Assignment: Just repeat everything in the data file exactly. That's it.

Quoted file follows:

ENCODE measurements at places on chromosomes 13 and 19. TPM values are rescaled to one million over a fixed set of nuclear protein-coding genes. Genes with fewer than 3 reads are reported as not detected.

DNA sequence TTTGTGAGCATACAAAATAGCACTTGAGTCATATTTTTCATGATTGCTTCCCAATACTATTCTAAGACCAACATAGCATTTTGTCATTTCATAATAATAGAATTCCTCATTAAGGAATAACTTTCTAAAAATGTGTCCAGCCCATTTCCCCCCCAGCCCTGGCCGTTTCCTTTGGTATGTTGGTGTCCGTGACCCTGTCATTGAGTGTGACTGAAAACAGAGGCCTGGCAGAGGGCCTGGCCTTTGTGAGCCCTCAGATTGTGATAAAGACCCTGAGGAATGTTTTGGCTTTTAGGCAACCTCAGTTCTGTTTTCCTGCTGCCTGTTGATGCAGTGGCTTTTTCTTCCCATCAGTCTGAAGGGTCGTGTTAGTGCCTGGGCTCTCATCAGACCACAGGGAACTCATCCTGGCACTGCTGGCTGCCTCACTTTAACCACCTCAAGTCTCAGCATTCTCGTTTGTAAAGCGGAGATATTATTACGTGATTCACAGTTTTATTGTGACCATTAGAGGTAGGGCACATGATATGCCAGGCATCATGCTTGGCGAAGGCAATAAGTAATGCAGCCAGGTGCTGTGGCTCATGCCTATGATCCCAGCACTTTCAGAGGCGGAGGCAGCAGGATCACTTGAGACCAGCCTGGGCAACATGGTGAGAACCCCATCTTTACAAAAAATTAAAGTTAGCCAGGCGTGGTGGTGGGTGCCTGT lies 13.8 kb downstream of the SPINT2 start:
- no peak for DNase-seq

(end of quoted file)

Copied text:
ENCODE measurements at places on chromosomes 13 and 19. TPM values are rescaled to one million over a fixed set of nuclear protein-coding genes. Genes with fewer than 3 reads are reported as not detected.

DNA sequence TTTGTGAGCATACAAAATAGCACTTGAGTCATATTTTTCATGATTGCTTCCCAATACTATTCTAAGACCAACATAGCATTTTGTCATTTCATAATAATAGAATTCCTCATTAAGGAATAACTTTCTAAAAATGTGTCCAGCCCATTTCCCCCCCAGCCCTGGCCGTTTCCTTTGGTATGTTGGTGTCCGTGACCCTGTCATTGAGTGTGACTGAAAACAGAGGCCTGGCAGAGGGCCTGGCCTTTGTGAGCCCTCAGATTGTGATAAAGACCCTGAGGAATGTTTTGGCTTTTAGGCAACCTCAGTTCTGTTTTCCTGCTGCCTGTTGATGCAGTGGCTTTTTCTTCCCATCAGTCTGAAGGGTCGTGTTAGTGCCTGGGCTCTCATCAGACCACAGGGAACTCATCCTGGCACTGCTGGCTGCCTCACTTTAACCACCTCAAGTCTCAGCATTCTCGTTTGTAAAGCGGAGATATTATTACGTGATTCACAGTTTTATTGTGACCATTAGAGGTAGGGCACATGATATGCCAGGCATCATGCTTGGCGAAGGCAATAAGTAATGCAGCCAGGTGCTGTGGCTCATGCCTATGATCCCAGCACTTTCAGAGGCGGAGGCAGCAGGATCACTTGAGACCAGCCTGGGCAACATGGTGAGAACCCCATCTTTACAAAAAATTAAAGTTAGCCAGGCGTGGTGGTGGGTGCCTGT lies 13.8 kb downstream of the SPINT2 start:
- no peak for DNase-seq